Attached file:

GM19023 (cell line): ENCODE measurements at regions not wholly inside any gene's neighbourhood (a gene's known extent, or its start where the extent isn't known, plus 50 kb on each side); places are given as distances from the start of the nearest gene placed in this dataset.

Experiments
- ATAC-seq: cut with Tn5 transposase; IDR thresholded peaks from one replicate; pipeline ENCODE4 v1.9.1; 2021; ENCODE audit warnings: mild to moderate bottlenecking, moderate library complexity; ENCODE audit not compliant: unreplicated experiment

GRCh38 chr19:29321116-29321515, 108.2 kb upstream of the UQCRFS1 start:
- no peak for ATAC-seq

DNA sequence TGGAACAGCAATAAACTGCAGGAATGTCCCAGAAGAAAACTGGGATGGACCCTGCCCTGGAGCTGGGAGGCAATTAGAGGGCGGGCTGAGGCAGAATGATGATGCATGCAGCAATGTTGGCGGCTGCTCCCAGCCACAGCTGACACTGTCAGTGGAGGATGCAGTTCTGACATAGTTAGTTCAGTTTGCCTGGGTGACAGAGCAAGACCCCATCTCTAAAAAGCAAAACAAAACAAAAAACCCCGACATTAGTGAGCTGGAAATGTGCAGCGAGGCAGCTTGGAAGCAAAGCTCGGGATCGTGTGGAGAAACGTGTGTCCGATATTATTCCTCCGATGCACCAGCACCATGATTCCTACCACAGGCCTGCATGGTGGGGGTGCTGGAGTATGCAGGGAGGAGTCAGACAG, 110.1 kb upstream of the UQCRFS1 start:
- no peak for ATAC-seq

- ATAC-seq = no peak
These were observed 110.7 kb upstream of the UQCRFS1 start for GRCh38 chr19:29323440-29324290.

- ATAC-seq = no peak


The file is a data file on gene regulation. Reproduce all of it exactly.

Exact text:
GM19023 (cell line): ENCODE measurements at regions not wholly inside any gene's neighbourhood (a gene's known extent, or its start where the extent isn't known, plus 50 kb on each side); places are given as distances from the start of the nearest gene placed in this dataset.

Experiments
- ATAC-seq: cut with Tn5 transposase; IDR thresholded peaks from one replicate; pipeline ENCODE4 v1.9.1; 2021; ENCODE audit warnings: mild to moderate bottlenecking, moderate library complexity; ENCODE audit not compliant: unreplicated experiment

GRCh38 chr19:29321116-29321515, 108.2 kb upstream of the UQCRFS1 start:
- no peak for ATAC-seq

DNA sequence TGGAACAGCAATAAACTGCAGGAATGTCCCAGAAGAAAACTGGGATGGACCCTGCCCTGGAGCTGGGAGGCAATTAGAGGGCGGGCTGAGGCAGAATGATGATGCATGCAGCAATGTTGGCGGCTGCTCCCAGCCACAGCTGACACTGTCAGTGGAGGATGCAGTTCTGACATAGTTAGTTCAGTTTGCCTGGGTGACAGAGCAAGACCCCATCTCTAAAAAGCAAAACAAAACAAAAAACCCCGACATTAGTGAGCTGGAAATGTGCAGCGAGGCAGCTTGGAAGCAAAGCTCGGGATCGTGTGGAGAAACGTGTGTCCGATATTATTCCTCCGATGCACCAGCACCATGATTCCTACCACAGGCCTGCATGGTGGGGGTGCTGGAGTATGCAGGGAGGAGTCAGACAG, 110.1 kb upstream of the UQCRFS1 start:
- no peak for ATAC-seq

- ATAC-seq = no peak
These were observed 110.7 kb upstream of the UQCRFS1 start for GRCh38 chr19:29323440-29324290.

- ATAC-seq = no peak